It said Philip Morris had sought to challenge a public health measure of critical importance to Australia, making it important to “mount a robust and comprehensive response to all aspects of the claim”.

Philip Morris had tried to argue the government’s costs were unreasonable for a “legal team that consisted primarily of public servants”.

The company argued that two similar countries, Canada and the US, had never claimed more than US$4.5m and US$3m respectively in costs and fees. Australia’s claim was much more than that.

“The claimant emphasises that, even excluding the fees of four outside counsel, the respondent’s government lawyers claim over [REDACTED]in fees, even though Australia itself pays them ‘very modest government salaries’,” the court’s decision read.

But the court found Australia’s claim was reasonable, rejecting Philip Morris’s arguments.

“Taking into account the complexity of issues of domestic and international law relevant in this procedure, particularly for a government team usually not engaged in such disputes, the Tribunal does not consider that any of these costs claimed by the Respondent were unreasonable and should not have been incurred,” it found.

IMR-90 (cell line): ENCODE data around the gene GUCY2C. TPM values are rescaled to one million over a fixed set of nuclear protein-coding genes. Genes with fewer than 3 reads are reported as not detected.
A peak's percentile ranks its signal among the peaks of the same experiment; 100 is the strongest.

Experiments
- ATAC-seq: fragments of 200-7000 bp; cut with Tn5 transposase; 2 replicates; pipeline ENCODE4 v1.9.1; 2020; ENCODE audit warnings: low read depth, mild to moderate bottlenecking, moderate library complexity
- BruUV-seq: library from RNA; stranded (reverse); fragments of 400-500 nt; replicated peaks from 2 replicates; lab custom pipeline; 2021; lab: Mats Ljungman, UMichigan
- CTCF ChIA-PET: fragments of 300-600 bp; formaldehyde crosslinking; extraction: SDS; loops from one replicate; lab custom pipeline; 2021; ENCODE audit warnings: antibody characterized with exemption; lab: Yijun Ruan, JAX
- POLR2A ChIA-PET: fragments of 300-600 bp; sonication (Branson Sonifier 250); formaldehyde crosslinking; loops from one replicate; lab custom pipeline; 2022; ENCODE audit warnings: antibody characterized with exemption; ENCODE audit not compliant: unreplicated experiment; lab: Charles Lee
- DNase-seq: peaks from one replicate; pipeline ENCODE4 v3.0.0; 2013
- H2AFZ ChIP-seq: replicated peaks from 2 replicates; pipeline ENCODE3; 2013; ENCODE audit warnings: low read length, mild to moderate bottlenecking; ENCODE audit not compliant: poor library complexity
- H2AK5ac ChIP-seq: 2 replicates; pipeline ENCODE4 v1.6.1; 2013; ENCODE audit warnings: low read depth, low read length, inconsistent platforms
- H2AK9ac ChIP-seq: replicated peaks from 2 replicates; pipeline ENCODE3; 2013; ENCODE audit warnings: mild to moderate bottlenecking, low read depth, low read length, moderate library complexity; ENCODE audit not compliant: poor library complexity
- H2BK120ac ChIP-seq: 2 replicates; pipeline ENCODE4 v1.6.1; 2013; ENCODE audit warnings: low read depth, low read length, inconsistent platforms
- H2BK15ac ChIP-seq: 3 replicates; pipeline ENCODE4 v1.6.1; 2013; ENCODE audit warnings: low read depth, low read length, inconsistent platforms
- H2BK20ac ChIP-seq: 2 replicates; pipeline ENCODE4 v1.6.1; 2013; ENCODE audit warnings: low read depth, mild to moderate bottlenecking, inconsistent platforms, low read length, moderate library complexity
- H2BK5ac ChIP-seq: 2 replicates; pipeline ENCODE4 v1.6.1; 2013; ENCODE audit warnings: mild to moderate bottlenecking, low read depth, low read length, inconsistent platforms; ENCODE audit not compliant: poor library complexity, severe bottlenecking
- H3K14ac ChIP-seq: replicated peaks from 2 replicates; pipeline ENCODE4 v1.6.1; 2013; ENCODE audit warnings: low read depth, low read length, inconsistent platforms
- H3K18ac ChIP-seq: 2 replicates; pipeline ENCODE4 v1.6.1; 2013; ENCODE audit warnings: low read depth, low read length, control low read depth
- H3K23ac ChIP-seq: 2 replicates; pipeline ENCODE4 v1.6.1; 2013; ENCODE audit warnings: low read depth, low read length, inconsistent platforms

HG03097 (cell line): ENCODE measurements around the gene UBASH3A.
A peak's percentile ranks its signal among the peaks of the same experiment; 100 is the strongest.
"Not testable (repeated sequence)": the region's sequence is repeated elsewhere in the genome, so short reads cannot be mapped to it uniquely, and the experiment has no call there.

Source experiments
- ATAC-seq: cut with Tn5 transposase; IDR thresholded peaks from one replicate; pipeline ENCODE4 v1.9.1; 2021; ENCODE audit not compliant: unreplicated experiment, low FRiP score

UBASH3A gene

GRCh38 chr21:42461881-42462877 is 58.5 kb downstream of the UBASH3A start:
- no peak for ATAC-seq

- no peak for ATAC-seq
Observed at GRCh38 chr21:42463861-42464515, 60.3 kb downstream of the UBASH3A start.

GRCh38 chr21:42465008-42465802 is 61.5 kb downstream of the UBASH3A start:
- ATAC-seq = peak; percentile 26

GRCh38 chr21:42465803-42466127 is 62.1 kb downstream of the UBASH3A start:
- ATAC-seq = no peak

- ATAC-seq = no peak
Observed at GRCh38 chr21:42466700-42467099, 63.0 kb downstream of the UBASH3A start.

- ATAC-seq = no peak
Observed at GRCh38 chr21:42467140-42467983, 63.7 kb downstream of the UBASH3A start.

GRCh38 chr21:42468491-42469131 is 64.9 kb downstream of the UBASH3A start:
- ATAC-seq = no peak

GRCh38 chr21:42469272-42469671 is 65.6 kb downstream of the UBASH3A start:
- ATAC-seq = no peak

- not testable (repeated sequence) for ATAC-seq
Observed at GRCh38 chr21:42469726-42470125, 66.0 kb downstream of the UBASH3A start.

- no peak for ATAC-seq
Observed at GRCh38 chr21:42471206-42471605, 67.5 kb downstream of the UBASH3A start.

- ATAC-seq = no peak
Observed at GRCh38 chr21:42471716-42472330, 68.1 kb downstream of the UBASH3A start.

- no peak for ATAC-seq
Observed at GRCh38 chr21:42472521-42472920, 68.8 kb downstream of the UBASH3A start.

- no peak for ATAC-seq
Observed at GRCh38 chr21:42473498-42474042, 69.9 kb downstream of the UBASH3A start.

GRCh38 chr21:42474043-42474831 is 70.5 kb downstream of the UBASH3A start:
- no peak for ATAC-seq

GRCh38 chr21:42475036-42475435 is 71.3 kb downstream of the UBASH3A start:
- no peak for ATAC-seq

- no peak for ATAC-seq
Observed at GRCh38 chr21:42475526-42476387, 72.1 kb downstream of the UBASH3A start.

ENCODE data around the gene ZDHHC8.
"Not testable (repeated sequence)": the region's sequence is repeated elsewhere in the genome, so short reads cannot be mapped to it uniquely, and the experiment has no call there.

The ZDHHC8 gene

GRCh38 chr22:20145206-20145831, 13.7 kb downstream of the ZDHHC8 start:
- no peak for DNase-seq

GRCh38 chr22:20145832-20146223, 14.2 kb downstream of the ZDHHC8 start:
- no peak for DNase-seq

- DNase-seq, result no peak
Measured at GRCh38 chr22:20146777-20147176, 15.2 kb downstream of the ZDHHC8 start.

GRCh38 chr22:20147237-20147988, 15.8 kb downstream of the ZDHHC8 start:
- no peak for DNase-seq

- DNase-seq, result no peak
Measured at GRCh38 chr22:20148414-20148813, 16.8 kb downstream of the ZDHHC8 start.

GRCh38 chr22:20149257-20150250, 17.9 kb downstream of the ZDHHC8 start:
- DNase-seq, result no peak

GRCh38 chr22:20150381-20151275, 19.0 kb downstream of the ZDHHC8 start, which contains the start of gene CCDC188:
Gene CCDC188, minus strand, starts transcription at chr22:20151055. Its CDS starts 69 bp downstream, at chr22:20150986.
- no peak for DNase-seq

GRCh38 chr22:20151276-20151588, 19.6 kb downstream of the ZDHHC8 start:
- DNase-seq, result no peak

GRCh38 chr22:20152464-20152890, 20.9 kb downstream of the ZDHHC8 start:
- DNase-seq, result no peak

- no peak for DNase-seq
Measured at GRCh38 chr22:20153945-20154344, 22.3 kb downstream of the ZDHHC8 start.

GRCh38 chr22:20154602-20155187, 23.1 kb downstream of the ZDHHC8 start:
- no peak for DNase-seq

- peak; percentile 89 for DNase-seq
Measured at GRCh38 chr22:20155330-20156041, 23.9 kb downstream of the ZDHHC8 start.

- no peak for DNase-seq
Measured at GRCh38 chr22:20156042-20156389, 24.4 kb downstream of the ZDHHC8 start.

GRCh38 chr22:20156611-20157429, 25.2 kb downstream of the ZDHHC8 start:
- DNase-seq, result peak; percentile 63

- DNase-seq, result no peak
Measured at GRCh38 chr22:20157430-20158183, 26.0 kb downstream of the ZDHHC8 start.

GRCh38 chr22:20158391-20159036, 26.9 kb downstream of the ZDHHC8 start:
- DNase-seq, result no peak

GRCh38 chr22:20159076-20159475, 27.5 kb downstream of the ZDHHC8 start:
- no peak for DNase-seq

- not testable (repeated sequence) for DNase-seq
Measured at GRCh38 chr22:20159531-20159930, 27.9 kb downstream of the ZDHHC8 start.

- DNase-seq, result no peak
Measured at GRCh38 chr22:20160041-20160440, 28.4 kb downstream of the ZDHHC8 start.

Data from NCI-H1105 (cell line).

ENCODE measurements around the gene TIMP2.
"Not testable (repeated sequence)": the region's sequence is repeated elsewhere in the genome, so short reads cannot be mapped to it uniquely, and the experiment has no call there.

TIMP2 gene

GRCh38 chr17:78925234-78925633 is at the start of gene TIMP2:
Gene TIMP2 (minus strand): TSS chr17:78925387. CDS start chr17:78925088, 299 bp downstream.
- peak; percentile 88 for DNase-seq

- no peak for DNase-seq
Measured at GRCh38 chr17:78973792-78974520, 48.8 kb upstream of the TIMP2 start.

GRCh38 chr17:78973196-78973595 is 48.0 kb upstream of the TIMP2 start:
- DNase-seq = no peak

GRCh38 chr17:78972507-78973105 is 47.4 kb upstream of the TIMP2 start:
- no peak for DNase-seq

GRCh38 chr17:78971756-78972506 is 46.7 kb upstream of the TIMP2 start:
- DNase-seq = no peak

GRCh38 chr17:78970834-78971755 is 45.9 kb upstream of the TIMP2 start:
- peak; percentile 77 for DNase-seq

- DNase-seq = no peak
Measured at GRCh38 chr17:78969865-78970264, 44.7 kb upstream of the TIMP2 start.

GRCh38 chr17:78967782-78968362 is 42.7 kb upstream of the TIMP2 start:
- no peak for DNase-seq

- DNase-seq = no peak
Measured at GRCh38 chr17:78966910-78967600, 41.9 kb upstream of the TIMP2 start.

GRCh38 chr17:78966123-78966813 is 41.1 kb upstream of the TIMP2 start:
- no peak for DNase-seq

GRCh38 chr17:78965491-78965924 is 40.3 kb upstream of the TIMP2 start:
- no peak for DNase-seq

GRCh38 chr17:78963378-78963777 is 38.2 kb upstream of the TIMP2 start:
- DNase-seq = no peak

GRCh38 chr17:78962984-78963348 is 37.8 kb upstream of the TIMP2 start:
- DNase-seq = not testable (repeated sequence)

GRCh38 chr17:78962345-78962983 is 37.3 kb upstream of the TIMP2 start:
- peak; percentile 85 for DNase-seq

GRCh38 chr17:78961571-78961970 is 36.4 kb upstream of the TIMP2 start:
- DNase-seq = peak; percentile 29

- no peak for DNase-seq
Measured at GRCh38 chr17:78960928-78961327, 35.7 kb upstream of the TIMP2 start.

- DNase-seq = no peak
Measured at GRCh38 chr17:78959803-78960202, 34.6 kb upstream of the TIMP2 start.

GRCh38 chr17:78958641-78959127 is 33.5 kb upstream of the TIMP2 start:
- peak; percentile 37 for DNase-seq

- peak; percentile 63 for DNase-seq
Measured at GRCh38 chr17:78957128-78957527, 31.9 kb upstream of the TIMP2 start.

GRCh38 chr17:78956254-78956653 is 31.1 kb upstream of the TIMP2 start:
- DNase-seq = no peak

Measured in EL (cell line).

“In making this assessment, the Tribunal also takes into consideration the significant stakes involved in this dispute in respect of Australia’s economic, legal and political framework, and in particular the relevance of the outcome in respect of Australia’s policies in matters of public health.”

Earlier this year big tobacco failed in a separate bid to have the laws overturned by the World Trade Organisation. The decision was widely seen as a green light for more countries to follow Australia’s lead.

World’s tobacco firms are on a roll even as China market shrinks

Tobacco industry is bucking the declining consumption trend, although experts expect China to lead a new wave of volume decline as Beijing steps up its anti-smoking campaign amid increasing health concerns